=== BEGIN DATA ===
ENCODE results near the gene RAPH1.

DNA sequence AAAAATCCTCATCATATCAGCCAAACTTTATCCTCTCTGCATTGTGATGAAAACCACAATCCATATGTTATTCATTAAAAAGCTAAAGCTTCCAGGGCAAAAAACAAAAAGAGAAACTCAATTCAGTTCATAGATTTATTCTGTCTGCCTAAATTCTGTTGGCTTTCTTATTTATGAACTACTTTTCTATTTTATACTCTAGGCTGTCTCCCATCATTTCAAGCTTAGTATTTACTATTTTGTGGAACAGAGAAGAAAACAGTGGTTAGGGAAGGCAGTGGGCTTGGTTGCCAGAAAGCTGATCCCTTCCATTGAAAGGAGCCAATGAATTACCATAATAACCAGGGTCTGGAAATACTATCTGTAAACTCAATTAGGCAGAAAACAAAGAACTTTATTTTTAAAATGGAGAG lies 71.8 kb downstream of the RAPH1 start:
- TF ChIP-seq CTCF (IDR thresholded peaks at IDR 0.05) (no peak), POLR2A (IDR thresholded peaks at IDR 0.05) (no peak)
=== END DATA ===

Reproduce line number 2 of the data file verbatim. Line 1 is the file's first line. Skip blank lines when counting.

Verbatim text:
DNA sequence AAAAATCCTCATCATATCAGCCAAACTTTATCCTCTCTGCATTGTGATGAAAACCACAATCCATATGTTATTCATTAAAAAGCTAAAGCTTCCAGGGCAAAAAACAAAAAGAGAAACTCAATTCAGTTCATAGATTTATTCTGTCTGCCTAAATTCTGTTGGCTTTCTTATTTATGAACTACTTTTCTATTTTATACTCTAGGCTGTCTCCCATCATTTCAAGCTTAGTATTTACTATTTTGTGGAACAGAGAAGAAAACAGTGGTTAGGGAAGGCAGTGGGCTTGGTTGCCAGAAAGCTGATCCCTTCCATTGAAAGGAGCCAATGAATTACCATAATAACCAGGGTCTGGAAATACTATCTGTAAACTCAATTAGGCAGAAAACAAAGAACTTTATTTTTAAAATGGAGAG lies 71.8 kb downstream of the RAPH1 start: